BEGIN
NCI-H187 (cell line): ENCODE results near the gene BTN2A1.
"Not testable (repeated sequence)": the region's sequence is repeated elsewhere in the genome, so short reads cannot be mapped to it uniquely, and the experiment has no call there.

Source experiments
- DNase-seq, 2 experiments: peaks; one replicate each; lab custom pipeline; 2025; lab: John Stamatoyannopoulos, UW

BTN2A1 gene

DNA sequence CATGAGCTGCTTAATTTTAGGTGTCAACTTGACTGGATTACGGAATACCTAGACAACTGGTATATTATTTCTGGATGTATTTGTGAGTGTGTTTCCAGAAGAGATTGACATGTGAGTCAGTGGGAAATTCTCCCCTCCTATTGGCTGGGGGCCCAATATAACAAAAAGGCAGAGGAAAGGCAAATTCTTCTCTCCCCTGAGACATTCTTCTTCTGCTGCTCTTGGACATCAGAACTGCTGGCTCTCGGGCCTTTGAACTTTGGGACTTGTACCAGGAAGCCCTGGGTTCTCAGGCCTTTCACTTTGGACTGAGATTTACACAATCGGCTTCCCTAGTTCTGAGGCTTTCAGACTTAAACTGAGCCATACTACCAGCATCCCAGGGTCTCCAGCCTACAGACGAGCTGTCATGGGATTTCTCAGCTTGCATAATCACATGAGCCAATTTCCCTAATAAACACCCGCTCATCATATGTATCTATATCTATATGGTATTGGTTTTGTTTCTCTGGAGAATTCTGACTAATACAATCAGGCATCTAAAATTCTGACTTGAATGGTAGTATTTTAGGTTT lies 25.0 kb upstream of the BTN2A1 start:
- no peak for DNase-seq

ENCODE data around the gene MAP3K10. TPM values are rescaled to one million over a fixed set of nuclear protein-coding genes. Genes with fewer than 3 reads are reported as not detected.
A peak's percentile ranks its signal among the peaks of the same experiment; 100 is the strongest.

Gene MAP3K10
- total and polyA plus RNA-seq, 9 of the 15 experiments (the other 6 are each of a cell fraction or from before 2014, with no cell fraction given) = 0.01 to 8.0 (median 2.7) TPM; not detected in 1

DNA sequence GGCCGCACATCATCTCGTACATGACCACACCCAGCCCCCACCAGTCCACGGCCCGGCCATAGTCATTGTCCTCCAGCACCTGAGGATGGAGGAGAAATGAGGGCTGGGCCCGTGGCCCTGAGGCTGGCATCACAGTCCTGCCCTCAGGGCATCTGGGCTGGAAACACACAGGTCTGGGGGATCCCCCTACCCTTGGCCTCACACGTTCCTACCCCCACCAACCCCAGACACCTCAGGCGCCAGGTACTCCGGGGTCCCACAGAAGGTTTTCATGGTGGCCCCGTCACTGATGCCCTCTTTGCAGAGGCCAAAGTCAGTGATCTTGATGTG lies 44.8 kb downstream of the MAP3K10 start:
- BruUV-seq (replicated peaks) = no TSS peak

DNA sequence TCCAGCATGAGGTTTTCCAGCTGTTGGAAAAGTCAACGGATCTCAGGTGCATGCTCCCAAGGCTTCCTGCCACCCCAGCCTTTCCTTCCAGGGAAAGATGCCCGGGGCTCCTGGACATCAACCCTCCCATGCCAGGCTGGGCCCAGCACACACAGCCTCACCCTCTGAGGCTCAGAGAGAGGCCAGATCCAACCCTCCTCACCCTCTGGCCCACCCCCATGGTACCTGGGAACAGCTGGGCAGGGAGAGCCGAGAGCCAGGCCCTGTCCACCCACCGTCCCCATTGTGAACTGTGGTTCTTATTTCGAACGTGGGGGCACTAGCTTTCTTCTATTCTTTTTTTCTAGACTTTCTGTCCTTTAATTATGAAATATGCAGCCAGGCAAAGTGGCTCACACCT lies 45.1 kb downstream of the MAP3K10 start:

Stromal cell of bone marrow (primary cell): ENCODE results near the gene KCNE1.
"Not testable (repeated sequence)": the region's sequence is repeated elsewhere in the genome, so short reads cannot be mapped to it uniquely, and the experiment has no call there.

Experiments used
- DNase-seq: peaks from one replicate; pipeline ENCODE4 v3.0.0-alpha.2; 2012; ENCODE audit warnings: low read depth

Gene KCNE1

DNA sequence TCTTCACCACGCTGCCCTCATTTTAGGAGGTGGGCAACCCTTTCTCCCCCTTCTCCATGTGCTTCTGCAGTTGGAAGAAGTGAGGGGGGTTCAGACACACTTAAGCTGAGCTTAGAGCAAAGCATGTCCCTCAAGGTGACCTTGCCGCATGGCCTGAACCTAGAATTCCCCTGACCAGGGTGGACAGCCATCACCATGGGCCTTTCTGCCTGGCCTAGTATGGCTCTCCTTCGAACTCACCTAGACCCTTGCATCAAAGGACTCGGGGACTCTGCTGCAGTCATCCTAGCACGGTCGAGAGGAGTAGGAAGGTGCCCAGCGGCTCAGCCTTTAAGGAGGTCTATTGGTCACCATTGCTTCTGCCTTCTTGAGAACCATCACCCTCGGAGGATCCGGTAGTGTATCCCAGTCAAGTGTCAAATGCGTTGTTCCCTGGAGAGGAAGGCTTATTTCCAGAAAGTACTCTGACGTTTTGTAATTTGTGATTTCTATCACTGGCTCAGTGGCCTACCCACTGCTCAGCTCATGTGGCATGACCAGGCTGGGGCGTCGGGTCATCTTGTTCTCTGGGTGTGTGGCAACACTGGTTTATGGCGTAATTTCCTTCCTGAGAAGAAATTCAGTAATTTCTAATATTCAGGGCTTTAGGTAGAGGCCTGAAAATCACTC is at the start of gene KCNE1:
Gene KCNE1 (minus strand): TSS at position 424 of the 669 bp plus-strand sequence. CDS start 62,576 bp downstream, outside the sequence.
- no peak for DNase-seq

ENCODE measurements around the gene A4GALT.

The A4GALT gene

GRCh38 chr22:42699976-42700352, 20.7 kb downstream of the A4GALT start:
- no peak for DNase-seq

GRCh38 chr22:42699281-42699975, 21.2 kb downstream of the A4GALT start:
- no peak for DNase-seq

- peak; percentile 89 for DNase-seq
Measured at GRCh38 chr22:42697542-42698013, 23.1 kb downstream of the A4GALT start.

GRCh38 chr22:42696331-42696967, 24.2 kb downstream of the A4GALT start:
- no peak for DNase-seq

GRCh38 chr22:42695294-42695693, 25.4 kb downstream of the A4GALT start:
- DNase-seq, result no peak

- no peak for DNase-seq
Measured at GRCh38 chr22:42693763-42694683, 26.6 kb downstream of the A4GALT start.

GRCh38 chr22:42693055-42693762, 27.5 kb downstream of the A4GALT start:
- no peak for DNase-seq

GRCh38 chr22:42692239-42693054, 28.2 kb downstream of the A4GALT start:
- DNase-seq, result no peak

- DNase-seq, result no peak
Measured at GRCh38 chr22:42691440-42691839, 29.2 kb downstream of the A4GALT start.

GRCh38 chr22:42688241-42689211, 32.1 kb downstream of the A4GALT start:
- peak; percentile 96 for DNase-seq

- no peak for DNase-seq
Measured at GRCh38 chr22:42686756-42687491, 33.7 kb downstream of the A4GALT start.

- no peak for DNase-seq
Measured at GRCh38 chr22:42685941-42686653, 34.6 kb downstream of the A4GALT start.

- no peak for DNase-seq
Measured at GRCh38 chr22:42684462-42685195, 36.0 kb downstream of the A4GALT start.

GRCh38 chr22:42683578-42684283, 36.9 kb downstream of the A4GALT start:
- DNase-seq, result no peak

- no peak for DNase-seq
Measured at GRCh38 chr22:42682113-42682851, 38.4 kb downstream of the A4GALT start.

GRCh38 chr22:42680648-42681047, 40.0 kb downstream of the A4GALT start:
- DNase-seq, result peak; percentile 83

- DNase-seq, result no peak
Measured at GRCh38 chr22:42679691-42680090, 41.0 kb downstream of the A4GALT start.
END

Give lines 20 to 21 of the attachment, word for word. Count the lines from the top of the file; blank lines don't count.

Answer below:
DNA sequence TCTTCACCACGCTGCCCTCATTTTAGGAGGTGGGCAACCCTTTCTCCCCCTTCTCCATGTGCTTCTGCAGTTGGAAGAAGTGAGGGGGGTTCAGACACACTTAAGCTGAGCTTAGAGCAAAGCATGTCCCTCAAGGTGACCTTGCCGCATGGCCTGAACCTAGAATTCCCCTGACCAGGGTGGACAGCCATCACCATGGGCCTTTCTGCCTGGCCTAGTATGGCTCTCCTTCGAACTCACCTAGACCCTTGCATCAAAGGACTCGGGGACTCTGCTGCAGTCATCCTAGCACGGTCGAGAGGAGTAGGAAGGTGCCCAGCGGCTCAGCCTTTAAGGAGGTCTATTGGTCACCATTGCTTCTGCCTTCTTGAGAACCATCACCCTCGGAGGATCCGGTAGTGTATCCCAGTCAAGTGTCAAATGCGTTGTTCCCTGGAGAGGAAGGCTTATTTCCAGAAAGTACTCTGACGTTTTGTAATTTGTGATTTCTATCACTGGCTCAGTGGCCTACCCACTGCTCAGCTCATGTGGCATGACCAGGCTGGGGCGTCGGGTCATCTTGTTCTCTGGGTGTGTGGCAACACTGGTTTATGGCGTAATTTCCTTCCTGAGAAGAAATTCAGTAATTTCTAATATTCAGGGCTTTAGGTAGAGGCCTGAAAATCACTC is at the start of gene KCNE1:
Gene KCNE1 (minus strand): TSS at position 424 of the 669 bp plus-strand sequence. CDS start 62,576 bp downstream, outside the sequence.